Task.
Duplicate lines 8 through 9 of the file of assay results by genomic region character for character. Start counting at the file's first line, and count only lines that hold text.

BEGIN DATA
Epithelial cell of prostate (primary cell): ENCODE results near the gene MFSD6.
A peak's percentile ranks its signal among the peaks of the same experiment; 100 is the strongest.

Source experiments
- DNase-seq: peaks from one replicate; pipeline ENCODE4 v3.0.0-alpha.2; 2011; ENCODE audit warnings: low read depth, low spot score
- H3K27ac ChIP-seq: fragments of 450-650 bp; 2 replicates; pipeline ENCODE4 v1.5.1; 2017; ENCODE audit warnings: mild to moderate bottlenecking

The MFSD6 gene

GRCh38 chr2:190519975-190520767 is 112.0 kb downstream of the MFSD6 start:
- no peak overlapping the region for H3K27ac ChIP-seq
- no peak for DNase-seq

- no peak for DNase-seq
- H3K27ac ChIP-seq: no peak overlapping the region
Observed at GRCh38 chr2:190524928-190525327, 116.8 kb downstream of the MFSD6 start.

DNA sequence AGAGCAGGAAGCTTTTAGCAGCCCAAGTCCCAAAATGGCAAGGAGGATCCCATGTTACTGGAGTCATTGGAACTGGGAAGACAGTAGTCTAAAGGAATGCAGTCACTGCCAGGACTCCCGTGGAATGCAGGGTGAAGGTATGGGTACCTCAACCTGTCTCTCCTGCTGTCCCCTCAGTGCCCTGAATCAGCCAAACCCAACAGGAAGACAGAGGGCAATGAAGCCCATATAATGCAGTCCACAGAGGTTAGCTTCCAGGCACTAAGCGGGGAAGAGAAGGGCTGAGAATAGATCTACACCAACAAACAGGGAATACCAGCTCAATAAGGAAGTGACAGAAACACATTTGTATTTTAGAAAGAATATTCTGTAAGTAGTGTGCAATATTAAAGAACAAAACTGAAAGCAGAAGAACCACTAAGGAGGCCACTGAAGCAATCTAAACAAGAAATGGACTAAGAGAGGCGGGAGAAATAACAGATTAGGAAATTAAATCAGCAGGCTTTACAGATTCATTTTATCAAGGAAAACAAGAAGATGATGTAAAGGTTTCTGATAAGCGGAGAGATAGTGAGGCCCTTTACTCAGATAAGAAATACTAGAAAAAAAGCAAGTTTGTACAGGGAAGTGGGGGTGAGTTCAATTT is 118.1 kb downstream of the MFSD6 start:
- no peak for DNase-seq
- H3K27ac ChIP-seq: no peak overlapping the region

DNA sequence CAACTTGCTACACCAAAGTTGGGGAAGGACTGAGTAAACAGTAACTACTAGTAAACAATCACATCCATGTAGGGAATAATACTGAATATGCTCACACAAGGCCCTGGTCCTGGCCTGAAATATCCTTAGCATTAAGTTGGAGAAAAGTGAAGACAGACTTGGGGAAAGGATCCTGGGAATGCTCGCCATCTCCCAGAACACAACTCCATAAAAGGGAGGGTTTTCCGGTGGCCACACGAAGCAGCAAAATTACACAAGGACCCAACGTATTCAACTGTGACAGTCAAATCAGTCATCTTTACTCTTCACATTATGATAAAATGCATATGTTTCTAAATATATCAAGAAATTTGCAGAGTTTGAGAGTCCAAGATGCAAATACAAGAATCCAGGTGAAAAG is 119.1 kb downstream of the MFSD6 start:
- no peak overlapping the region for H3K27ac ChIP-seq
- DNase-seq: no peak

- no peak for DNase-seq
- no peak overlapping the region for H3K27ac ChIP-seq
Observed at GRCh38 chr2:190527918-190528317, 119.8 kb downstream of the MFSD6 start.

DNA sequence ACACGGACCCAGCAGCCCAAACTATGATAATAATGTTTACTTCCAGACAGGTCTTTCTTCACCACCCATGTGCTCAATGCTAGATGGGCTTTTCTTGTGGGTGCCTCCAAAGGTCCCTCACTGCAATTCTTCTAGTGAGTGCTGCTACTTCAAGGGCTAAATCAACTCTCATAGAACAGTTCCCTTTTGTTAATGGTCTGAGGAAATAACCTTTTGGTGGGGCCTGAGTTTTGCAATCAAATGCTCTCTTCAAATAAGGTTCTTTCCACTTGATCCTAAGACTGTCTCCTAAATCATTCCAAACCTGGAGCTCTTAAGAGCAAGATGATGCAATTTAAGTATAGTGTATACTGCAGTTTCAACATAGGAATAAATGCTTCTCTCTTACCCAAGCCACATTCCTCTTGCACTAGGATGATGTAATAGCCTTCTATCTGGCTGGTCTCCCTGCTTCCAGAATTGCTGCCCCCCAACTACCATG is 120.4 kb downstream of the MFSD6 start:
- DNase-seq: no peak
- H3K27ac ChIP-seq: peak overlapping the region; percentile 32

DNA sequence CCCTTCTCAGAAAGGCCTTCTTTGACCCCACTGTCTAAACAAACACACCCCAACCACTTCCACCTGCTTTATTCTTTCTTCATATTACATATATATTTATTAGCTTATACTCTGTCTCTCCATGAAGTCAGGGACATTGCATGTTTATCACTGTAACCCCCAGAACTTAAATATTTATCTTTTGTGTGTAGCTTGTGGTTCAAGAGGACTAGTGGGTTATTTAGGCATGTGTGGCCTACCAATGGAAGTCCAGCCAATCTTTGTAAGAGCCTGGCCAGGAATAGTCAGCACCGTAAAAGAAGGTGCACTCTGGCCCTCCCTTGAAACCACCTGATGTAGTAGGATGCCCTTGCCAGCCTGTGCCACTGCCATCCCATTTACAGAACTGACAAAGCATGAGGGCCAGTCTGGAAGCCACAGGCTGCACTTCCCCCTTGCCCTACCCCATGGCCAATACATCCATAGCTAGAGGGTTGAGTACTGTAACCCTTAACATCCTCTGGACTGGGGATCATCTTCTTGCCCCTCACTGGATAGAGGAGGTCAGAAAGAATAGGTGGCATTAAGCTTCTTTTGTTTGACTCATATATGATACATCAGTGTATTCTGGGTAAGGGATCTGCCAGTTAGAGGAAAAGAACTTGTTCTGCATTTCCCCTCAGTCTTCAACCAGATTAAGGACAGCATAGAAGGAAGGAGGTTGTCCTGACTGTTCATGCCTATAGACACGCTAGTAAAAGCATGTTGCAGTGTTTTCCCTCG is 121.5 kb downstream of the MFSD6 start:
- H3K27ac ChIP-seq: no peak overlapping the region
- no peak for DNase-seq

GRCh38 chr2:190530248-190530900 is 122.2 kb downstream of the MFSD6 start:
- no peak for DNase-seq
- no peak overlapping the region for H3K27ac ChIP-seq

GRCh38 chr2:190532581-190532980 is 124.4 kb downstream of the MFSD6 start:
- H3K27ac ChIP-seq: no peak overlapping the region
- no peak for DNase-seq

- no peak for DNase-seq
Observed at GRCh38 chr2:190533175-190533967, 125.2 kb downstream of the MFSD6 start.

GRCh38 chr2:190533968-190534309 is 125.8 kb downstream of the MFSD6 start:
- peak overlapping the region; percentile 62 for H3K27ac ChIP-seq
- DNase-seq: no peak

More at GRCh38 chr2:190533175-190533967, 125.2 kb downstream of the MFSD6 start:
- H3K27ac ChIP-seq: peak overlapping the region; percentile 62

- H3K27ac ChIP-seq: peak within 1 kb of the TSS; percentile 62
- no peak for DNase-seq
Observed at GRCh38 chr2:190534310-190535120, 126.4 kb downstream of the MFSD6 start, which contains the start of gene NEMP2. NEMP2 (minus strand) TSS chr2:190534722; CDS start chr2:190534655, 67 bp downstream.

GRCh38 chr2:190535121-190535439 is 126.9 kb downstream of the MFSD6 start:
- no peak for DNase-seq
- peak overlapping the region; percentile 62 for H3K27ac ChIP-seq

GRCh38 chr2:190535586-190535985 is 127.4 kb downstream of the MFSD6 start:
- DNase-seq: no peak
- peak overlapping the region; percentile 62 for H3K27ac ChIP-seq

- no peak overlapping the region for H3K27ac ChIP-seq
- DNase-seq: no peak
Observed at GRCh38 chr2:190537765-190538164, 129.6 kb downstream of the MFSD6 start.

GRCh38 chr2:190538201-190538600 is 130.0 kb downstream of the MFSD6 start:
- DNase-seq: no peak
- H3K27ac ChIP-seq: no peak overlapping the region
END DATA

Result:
- no peak overlapping the region for H3K27ac ChIP-seq
- no peak for DNase-seq